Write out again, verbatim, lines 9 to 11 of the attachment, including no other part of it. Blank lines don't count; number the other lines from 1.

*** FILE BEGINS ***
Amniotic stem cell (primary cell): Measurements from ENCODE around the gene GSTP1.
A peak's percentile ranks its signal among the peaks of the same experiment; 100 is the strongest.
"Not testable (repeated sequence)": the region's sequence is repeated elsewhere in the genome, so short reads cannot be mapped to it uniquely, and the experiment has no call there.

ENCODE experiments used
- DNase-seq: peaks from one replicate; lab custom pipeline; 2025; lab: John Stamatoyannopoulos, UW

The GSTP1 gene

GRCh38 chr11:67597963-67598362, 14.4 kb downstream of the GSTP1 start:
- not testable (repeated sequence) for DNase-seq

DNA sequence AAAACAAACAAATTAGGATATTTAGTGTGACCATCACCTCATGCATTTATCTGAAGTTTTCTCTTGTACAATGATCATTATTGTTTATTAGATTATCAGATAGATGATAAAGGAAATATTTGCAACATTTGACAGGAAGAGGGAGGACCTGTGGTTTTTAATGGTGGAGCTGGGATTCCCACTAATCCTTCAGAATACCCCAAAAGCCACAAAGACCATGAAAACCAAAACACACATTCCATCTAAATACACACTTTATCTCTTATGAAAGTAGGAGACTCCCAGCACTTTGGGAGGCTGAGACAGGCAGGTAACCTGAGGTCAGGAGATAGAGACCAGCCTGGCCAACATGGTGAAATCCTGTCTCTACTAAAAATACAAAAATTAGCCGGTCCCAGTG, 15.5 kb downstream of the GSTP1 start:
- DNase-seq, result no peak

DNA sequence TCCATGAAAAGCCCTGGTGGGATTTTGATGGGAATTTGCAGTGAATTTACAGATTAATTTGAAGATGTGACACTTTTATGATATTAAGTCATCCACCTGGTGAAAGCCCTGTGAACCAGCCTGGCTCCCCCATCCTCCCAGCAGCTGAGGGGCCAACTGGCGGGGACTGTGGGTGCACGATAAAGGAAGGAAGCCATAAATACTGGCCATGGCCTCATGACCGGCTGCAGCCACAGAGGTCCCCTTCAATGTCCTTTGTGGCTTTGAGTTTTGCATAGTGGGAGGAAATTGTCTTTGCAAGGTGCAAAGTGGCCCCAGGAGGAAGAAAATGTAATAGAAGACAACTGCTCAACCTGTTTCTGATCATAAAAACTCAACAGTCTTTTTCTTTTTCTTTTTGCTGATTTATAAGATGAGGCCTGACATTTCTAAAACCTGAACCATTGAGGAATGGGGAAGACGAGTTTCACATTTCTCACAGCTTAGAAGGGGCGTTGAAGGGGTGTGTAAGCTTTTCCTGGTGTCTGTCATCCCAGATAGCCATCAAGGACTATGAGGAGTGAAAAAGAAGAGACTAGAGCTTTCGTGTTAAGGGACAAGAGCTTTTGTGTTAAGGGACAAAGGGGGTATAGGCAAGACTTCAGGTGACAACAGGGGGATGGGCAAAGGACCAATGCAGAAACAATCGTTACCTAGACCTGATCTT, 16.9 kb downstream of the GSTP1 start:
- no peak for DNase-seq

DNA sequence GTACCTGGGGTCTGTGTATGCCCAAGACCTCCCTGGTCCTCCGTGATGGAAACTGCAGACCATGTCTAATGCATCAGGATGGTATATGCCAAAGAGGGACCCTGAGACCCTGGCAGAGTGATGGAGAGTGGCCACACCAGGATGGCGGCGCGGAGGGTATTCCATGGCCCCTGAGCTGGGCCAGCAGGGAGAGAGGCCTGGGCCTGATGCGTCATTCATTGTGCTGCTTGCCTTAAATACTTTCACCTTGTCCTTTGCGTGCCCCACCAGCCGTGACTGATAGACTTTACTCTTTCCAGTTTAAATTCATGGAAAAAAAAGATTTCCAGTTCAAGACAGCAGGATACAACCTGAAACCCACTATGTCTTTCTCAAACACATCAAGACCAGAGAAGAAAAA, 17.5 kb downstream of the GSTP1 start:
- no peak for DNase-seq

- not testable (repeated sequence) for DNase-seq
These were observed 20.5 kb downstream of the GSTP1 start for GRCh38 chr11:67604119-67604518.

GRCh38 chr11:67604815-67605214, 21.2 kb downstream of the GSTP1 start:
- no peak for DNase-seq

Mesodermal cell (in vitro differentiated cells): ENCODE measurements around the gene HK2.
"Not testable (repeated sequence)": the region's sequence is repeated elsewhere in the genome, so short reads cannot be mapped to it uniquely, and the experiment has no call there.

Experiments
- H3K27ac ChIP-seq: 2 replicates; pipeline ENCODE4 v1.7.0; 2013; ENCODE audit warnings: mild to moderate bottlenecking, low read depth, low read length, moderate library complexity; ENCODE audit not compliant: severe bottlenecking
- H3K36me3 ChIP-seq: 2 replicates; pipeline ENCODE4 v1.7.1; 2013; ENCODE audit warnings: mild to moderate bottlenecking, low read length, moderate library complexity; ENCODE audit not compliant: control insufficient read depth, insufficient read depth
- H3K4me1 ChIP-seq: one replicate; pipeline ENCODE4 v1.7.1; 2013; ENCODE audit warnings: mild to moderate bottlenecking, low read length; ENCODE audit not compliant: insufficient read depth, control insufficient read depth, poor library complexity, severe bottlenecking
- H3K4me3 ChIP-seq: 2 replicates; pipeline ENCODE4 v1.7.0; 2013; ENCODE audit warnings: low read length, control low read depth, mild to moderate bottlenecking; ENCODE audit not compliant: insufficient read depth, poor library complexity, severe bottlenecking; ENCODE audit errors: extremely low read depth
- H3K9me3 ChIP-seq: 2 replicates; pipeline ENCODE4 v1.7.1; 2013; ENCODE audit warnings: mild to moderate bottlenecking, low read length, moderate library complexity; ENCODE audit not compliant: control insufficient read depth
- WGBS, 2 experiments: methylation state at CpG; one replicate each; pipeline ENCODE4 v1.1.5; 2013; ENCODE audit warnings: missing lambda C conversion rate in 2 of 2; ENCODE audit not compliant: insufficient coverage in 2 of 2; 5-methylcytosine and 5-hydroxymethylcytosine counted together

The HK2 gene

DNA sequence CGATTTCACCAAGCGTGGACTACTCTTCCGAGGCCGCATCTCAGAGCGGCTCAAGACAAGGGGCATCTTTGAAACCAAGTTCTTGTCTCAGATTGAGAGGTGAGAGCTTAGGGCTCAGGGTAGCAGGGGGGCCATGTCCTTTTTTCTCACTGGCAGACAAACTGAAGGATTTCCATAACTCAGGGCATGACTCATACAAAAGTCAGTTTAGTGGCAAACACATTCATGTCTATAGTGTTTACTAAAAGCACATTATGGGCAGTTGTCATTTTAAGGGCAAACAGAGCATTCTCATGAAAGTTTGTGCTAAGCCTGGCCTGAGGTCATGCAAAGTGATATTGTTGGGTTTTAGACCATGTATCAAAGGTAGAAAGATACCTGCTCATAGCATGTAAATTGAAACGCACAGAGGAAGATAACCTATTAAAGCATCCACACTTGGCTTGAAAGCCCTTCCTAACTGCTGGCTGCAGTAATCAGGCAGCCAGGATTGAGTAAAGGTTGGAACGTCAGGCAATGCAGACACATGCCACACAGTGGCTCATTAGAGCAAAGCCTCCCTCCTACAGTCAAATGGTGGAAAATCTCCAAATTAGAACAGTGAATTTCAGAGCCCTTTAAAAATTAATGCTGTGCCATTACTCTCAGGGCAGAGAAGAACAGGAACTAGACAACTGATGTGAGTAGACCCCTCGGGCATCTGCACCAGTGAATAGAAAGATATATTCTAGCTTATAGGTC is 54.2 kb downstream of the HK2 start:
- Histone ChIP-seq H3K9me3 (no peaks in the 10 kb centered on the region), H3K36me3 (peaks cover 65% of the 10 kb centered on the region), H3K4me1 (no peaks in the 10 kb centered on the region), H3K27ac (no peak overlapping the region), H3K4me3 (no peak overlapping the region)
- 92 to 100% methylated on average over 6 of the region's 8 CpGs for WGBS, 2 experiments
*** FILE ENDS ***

DNA sequence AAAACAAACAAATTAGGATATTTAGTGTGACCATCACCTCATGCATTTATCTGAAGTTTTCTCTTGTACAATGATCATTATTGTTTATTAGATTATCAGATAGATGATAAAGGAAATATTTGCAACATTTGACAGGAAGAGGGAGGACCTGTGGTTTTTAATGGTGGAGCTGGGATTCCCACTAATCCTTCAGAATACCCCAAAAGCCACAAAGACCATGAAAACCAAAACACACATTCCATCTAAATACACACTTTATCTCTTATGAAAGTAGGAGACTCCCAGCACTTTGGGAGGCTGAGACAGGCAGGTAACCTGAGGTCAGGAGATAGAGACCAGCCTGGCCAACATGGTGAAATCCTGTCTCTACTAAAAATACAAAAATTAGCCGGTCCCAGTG, 15.5 kb downstream of the GSTP1 start:
- DNase-seq, result no peak

DNA sequence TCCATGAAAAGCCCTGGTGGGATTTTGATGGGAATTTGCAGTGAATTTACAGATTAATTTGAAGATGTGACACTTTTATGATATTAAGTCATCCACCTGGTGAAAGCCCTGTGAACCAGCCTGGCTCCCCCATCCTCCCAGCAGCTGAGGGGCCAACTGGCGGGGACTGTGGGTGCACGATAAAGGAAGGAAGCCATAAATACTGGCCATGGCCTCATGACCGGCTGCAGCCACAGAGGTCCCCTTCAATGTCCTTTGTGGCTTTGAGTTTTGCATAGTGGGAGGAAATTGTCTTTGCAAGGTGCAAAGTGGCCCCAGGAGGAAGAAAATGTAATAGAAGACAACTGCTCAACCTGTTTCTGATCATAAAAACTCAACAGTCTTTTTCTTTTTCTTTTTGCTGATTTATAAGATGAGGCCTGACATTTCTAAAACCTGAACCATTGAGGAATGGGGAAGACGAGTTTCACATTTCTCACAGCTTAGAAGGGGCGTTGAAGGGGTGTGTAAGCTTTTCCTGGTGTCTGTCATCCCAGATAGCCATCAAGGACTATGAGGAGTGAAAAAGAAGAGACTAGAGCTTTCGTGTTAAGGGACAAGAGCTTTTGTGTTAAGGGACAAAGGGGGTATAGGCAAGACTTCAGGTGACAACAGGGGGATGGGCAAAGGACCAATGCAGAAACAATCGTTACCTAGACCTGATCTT, 16.9 kb downstream of the GSTP1 start: